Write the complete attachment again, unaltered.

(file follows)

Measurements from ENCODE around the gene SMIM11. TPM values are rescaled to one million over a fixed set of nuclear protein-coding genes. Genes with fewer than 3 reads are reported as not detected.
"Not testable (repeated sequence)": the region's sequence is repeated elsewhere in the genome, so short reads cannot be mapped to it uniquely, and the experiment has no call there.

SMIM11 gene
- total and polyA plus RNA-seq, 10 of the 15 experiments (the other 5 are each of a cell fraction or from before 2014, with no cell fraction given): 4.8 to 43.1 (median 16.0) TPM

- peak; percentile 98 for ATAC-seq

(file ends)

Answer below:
Measurements from ENCODE around the gene SMIM11. TPM values are rescaled to one million over a fixed set of nuclear protein-coding genes. Genes with fewer than 3 reads are reported as not detected.
"Not testable (repeated sequence)": the region's sequence is repeated elsewhere in the genome, so short reads cannot be mapped to it uniquely, and the experiment has no call there.

SMIM11 gene
- total and polyA plus RNA-seq, 10 of the 15 experiments (the other 5 are each of a cell fraction or from before 2014, with no cell fraction given): 4.8 to 43.1 (median 16.0) TPM

- peak; percentile 98 for ATAC-seq